Monday, June 6, 2016

Dark Star Orchestra 2016-06-01 - The Wilbur Theatre - Boston, MA

     Next in the line of concerts I had last week was Dark Star Orchestra at the Wilbur Theatre.  For those of you who don't know, DSO is the premier Dead cover band; at this point they've done more shows than the Dead actually played!  Their whole trip is to recreate the setlist of an actual Dead show, and to keep the song arrangements and equipment as era-accurate as possible.  While some Dead purists may scoff at this as mere recreation and unoriginal, I challenge any of them to play a 30-miunte "Dark Star" without having an original thought of their own.  The truth is, everyone in the band is an excellent musician who loves the Dead and their music, and what could possibly be wrong with that??

     My parents and I met up around the corner from the theatre at a place called Jacob Wirth's, that's probably historic or something.  All I really know is that they have a good beer selection, and we go there any time we see a show in the Theatre District, including Furthur and previous DSO shows.  After dinner we got in line to get in, and waited with some people who had been to DSO's Jubilee, which is a mini-festival they have in Ohio every year.  This year's lineup also featured Hot Tuna, and we just so happened to see Jorma Kaukonen the night after DSO!  Small world....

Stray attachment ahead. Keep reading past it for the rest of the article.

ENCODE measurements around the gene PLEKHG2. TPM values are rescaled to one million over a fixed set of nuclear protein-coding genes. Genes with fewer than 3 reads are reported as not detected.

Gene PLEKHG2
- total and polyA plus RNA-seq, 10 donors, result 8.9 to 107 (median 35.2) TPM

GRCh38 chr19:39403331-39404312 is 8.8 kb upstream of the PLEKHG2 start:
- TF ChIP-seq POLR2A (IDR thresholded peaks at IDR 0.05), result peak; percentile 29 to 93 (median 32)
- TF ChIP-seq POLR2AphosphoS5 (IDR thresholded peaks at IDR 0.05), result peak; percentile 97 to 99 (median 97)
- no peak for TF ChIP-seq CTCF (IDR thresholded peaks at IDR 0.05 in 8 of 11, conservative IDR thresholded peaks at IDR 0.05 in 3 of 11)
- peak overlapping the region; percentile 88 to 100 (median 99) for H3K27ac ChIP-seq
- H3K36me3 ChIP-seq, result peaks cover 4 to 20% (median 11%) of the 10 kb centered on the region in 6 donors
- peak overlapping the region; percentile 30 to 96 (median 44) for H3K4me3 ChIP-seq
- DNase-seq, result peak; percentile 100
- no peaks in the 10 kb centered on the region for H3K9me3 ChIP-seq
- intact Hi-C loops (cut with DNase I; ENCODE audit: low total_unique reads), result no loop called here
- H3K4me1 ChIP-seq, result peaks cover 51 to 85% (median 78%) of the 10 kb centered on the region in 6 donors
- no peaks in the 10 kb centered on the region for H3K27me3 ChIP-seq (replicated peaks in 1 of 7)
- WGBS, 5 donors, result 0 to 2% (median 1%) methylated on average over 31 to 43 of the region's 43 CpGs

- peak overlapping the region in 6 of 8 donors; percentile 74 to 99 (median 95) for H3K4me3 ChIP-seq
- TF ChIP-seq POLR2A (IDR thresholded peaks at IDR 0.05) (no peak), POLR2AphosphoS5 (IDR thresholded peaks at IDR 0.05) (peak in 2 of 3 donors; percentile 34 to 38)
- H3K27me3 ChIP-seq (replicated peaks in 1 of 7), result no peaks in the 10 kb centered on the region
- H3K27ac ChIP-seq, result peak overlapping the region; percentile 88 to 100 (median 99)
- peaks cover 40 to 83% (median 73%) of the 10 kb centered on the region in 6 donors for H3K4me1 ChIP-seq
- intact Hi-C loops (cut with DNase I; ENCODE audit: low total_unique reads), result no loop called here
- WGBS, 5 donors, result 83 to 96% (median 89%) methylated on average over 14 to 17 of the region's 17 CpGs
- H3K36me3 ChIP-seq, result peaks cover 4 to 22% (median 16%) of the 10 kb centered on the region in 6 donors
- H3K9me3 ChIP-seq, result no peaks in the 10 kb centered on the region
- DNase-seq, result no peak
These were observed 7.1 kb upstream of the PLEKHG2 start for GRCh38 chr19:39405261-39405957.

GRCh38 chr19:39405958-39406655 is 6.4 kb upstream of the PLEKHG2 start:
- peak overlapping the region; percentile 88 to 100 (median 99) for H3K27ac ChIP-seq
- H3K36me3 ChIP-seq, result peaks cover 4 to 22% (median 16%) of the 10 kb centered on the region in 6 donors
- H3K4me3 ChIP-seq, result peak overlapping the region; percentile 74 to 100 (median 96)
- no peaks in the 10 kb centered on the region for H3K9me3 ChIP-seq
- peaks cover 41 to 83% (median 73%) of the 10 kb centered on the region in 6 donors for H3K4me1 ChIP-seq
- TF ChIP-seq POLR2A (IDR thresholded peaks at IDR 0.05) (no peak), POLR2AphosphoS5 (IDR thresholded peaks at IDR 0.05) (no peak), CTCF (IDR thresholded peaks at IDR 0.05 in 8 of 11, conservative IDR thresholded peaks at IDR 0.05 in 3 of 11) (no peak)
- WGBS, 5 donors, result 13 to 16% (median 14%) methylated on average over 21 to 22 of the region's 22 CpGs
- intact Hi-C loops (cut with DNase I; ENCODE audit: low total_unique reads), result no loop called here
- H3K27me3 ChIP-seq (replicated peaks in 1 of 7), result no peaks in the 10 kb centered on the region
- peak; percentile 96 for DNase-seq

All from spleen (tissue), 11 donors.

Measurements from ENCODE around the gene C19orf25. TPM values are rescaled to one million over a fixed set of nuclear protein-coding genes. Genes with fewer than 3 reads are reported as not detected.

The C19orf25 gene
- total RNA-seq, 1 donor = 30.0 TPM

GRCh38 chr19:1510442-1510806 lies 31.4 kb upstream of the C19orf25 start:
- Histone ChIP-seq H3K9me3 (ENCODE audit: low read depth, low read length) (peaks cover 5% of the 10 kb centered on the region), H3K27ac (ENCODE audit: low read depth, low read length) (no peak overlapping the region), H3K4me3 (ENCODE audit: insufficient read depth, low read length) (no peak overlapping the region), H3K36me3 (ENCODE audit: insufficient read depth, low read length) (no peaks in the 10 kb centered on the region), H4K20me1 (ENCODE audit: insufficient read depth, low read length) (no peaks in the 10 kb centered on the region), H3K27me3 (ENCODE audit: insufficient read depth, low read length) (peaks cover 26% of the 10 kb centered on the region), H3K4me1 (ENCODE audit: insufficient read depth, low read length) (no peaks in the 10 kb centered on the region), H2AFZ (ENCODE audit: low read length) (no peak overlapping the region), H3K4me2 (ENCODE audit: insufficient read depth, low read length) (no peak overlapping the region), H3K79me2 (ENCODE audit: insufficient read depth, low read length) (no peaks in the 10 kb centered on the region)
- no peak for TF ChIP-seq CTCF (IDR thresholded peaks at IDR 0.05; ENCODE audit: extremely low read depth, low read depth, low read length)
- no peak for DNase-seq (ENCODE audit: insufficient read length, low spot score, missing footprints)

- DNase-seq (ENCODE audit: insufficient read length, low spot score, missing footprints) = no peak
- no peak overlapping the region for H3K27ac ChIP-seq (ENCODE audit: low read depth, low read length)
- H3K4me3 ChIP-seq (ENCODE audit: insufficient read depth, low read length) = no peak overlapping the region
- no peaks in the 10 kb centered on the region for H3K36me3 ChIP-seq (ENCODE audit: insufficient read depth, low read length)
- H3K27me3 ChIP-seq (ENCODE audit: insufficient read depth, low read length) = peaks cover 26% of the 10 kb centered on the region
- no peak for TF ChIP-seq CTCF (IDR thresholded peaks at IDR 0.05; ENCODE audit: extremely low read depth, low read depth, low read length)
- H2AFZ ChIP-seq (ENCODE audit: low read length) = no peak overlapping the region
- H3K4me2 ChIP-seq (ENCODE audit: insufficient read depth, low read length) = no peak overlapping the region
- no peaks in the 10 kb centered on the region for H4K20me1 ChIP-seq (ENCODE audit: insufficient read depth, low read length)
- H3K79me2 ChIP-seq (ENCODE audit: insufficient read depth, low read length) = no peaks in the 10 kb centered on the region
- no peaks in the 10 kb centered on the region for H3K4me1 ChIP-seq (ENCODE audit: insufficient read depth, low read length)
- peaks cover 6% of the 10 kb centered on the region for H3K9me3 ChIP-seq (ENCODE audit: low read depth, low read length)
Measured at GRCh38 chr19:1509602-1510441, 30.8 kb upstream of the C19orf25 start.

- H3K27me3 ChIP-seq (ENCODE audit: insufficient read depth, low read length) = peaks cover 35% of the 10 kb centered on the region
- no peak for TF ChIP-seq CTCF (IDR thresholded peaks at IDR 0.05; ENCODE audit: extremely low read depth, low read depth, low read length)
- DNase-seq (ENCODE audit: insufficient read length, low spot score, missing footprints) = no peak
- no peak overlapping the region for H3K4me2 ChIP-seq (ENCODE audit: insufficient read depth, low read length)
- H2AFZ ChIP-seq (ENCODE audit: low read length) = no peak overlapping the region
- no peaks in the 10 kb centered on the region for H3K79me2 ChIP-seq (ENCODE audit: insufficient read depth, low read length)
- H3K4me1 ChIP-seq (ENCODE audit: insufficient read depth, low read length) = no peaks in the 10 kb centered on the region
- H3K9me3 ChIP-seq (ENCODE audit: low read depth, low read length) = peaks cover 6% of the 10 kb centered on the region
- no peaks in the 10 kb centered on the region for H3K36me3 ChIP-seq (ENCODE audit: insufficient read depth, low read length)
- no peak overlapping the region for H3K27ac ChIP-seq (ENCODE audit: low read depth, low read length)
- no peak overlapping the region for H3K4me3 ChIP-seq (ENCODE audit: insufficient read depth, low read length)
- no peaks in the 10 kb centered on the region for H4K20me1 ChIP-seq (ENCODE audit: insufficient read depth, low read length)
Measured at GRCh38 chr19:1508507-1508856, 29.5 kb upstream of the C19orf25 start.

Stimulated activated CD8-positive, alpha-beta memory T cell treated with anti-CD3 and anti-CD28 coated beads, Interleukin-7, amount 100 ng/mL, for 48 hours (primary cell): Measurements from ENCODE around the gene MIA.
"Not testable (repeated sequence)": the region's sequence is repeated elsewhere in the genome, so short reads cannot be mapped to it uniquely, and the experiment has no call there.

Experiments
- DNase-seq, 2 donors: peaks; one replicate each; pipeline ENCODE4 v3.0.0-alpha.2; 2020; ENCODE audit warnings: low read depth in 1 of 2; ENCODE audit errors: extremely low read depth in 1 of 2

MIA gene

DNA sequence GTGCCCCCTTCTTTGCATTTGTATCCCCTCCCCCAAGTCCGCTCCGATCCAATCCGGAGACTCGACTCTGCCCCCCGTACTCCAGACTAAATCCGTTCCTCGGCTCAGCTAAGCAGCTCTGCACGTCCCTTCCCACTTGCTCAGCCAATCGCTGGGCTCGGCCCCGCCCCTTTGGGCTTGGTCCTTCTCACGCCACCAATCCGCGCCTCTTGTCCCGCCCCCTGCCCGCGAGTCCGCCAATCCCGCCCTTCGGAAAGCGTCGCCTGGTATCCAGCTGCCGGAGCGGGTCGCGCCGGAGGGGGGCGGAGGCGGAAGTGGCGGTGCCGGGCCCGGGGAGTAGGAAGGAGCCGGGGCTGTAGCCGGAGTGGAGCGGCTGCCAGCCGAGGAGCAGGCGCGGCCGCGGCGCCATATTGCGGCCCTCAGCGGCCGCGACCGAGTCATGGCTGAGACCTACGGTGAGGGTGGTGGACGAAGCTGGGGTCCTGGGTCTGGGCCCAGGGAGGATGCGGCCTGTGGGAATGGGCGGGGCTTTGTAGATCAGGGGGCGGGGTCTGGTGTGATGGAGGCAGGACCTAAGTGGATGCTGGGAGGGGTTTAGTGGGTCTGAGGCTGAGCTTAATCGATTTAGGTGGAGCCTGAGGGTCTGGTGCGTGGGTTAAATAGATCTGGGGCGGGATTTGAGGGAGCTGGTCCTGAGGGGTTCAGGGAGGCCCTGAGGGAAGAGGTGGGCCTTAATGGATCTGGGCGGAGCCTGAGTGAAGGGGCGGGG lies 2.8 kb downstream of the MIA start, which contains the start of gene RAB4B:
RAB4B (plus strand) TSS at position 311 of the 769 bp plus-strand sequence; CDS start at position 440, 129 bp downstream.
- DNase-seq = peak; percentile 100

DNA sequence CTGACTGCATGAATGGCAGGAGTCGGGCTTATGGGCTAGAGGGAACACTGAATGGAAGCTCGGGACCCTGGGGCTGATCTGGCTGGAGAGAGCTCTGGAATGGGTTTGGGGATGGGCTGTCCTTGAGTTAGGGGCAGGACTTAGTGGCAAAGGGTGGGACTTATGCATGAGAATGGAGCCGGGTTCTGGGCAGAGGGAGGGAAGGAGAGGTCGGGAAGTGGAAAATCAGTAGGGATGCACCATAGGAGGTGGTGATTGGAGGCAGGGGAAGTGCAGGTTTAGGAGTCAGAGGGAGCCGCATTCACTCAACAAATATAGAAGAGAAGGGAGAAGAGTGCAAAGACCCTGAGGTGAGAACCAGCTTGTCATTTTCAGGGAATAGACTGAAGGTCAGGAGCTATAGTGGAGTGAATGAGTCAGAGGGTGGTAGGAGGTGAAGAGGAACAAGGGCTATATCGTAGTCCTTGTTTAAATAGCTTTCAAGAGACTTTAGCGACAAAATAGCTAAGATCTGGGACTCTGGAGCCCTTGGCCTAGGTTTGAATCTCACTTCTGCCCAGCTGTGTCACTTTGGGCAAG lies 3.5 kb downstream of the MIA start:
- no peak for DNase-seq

Anyway, we waited in line until they let us in, and we got right up to the stage again!  We were right between two of the three Robs, Rob Eaton and Rob Barraco on the right side of the stage.  The Wilbur is a nice old theatre, but some things about it are really strange: It has a club in the basement that plays music that is the furthest from the Dead you can get; there is no smoking area, and they only let people out front to smoke during intermission for what feels like five minutes; the floor is sectioned off into fenced-in sections for some reason.  We ignored all of that and got busy examining the stage set-up.  There were two drum sets, and only a gong for auxiliary percussion (that we could see).  There was also only an organ set up for Barraco, as opposed to a multi-keyboard situation.  The final clue was that there was no mic set up for Lisa to sing, so we figured that this must be a 60's or 1970 show; and we were right!  The lights went down, the band came on, and even though we didn't realize it yet, we were transported back to 1969-12-30, which just so happened to also be a Boston show!

First Set
  • Good Lovin' > Drums > Good Lovin'
    • Barraco didn't do much of the Pig Pen rapping/raving, but that just meant the rest of the band could jam - hard.
    • Cool surprise to get a drums break in the very first song, and it's only the first of this set!
  • Mama Tried
    • I woke up this morning with this song in my head, so that's fun!
  • New Speedway Boogie
    • This and the next two songs were excellent.  Not only was the band totally clicking at this point, but they also nailed the early arrangements.